Another thing that surprised me ... a "here's the door" option:
Day defends deportation of security threats
Tue, June 13, 2006
OTTAWA -- Public Safety Minister Stockwell Day says there's an easy way for foreign-born terror suspects to avoid spending years in jail in Canada -- just agree to go back where they came from.
In a spirited defence of federal deportation policy, Day said yesterday Ottawa would be happy if anyone deemed a security threat would leave Canada voluntarily.
"If they say no and they want to stay, they can start an appeal process that usually takes a few years," Day said outside the Commons.
"We can't allow a person who has been deemed a significant security threat to be free. So they are put in detention while the appeal process runs its course. At any time they can . . . walk out and return to their country of origin."
Critics say voluntary departure isn't a realistic option for people who have often fled to Canada because they feared torture in their homelands due to their political beliefs. Day was unmoved by that argument.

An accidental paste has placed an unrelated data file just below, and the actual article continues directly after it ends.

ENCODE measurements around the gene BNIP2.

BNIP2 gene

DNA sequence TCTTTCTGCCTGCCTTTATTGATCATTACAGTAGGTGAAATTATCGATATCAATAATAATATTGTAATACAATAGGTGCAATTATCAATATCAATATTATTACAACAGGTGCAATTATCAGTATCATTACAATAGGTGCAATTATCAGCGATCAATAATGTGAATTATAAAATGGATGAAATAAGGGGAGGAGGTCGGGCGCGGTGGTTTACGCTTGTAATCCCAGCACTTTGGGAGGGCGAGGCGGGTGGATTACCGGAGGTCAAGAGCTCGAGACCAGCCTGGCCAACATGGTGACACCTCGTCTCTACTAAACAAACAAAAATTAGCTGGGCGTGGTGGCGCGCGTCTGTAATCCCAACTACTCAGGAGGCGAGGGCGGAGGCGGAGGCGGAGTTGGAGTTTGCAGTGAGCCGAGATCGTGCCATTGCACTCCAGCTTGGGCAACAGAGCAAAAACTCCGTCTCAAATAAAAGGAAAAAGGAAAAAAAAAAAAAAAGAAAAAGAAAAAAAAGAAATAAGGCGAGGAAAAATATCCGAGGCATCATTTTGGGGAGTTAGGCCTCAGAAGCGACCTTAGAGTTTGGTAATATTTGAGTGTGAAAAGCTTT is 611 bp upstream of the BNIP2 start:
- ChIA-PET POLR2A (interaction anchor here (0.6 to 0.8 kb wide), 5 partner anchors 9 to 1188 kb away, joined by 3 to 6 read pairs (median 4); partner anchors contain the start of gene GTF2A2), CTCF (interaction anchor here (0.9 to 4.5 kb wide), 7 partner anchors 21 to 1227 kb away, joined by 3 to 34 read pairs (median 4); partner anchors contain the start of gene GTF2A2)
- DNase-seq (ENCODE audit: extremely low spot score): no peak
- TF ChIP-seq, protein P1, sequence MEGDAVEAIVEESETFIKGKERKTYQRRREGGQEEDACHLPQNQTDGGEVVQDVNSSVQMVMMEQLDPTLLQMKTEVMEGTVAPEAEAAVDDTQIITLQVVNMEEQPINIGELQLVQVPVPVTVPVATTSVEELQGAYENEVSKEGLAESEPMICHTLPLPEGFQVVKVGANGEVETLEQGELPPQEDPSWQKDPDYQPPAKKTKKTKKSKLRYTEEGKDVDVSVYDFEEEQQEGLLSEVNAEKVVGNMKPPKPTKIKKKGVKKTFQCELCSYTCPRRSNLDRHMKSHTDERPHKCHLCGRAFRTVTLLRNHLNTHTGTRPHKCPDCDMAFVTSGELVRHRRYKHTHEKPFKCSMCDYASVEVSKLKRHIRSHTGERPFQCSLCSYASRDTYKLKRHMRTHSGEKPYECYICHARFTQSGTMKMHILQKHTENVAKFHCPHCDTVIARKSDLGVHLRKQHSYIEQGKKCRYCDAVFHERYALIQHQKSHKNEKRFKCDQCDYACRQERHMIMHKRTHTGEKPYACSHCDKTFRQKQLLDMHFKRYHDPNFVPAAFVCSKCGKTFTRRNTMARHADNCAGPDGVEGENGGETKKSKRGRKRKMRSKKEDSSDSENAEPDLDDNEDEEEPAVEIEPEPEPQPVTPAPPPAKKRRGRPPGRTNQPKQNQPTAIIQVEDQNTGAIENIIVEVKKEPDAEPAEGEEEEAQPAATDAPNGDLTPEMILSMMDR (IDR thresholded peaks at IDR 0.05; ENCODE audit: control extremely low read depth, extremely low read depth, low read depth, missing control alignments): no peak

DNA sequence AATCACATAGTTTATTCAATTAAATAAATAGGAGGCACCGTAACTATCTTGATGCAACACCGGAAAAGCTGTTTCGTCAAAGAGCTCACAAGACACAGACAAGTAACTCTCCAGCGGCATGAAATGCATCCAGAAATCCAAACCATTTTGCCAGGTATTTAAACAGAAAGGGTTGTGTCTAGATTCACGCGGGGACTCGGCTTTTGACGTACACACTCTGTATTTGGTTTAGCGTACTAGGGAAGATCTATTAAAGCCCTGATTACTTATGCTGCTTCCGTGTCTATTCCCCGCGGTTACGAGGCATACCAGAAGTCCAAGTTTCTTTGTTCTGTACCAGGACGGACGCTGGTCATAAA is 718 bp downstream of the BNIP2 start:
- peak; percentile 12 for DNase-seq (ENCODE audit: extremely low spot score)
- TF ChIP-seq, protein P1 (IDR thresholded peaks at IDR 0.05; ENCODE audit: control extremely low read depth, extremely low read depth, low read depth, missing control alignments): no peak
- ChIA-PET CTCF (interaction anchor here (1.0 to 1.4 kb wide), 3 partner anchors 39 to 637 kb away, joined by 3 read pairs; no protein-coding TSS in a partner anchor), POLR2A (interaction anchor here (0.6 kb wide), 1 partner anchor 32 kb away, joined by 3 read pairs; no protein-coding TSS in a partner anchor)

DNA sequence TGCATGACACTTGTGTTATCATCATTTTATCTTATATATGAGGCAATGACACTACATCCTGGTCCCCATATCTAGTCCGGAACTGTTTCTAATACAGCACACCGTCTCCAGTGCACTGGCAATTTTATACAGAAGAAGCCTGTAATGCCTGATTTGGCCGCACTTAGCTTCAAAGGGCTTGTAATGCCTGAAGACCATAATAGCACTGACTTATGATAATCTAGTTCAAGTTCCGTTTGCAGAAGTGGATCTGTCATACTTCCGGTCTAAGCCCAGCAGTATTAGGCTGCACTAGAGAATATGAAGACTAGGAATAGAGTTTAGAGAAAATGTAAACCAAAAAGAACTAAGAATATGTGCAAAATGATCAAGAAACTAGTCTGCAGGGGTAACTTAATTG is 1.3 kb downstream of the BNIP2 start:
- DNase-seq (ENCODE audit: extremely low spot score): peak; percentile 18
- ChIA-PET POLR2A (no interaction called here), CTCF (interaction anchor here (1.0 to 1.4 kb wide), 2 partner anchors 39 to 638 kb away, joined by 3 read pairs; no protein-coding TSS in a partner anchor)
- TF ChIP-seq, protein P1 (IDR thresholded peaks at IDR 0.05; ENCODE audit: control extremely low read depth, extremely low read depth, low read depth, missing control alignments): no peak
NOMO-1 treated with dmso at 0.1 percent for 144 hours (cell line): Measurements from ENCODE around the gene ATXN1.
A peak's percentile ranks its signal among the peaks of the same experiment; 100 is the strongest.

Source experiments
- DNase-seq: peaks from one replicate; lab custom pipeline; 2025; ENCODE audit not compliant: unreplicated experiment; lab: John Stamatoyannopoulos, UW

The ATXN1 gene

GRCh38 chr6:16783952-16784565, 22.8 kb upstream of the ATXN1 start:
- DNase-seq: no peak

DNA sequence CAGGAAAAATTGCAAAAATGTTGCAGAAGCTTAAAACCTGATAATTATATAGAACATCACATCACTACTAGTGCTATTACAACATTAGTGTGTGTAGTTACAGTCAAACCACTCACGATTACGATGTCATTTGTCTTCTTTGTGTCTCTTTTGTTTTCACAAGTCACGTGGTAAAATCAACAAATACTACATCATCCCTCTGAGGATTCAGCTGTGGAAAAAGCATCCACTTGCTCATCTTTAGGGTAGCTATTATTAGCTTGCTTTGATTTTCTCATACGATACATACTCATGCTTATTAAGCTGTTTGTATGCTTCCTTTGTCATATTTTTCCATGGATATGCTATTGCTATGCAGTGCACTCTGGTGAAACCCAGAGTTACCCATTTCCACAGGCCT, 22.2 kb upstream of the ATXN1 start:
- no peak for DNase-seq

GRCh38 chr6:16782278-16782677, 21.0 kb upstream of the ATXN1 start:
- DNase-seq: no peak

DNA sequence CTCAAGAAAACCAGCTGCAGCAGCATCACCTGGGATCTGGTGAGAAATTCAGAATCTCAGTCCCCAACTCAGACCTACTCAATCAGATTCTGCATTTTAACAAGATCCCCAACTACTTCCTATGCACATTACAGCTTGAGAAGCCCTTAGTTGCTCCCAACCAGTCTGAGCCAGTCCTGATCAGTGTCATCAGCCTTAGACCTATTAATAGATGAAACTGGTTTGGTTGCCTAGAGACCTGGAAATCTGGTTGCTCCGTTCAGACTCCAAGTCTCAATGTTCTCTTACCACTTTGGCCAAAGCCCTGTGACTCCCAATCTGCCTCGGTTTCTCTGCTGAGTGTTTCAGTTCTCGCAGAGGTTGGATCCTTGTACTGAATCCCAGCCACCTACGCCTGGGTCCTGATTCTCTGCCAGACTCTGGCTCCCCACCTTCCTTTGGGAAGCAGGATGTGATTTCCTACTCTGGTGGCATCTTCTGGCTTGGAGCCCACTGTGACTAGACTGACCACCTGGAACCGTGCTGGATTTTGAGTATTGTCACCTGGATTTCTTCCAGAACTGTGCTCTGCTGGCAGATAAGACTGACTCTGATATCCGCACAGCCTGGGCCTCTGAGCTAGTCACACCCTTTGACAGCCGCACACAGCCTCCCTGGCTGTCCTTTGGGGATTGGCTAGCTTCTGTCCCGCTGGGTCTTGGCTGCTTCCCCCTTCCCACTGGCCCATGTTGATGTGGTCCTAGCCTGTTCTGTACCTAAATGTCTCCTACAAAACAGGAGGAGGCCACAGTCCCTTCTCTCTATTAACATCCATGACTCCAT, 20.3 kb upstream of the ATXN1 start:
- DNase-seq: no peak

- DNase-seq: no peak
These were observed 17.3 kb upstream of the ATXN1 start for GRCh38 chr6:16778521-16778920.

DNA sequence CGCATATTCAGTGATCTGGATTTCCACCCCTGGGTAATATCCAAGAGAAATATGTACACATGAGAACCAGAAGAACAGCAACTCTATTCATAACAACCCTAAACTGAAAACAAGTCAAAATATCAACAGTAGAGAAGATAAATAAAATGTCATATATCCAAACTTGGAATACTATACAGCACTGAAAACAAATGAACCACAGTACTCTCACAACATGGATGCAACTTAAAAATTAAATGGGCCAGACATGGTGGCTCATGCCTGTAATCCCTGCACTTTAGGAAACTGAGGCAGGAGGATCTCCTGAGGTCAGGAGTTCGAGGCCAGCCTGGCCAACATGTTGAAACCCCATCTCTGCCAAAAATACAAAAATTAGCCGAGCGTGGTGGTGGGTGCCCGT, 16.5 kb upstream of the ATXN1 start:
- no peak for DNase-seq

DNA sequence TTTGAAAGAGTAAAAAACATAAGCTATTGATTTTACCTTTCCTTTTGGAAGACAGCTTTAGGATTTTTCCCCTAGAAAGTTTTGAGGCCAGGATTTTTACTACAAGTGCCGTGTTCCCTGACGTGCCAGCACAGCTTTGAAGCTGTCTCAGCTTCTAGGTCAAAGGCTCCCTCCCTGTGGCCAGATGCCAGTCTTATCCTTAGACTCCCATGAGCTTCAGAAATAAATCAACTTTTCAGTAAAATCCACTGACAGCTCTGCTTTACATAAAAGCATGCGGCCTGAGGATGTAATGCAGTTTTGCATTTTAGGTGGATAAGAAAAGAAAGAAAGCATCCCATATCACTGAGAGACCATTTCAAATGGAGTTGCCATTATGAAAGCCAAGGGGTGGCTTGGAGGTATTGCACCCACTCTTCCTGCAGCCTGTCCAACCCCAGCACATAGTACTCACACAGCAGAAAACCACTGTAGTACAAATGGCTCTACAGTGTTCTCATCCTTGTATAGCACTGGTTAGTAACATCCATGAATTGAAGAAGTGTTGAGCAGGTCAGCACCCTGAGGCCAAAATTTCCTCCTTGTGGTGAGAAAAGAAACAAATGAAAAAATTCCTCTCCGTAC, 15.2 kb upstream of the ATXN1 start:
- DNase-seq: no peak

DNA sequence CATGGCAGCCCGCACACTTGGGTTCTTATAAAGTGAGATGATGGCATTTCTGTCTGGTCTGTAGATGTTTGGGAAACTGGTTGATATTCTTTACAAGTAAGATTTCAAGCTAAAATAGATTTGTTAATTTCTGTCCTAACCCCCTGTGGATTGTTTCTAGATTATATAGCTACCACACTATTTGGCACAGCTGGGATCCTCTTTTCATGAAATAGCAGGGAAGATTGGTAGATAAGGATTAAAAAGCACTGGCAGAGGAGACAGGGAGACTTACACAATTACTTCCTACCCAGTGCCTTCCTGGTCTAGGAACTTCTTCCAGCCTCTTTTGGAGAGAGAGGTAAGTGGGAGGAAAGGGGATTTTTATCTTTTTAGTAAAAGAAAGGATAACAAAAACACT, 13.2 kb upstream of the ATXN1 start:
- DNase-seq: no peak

"They may or they may not (face torture)," he said. "There are times people claim refugee status and in fact, on investigation, they're not granted refugee status."
The comments came on the eve of a landmark challenge, due to start today, in which the Supreme Court of Canada is being asked to overturn the so-called security certificates used by the federal government to deport non-citizens accused of terrorist ties.
Five men are currently targeted by such certificates, based on allegations they're linked to the al-Qaida network.